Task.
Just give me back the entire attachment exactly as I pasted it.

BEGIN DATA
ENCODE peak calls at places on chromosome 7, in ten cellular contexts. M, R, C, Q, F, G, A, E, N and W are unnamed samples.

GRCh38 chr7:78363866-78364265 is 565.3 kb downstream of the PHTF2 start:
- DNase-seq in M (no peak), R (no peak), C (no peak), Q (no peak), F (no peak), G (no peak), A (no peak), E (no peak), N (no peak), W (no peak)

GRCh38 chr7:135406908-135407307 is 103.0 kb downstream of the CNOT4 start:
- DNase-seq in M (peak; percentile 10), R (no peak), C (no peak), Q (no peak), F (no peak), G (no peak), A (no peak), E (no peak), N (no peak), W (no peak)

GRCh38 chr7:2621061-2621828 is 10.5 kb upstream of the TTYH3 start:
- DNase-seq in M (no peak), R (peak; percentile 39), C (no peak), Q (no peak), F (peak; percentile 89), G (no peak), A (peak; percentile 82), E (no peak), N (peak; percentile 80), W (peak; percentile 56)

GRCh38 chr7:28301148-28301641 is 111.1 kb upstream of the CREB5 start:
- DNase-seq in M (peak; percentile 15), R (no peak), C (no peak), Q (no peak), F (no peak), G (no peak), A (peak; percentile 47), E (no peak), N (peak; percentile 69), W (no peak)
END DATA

ENCODE peak calls at places on chromosome 7, in ten cellular contexts. M, R, C, Q, F, G, A, E, N and W are unnamed samples.

GRCh38 chr7:78363866-78364265 is 565.3 kb downstream of the PHTF2 start:
- DNase-seq in M (no peak), R (no peak), C (no peak), Q (no peak), F (no peak), G (no peak), A (no peak), E (no peak), N (no peak), W (no peak)

GRCh38 chr7:135406908-135407307 is 103.0 kb downstream of the CNOT4 start:
- DNase-seq in M (peak; percentile 10), R (no peak), C (no peak), Q (no peak), F (no peak), G (no peak), A (no peak), E (no peak), N (no peak), W (no peak)

GRCh38 chr7:2621061-2621828 is 10.5 kb upstream of the TTYH3 start:
- DNase-seq in M (no peak), R (peak; percentile 39), C (no peak), Q (no peak), F (peak; percentile 89), G (no peak), A (peak; percentile 82), E (no peak), N (peak; percentile 80), W (peak; percentile 56)

GRCh38 chr7:28301148-28301641 is 111.1 kb upstream of the CREB5 start:
- DNase-seq in M (peak; percentile 15), R (no peak), C (no peak), Q (no peak), F (no peak), G (no peak), A (peak; percentile 47), E (no peak), N (peak; percentile 69), W (no peak)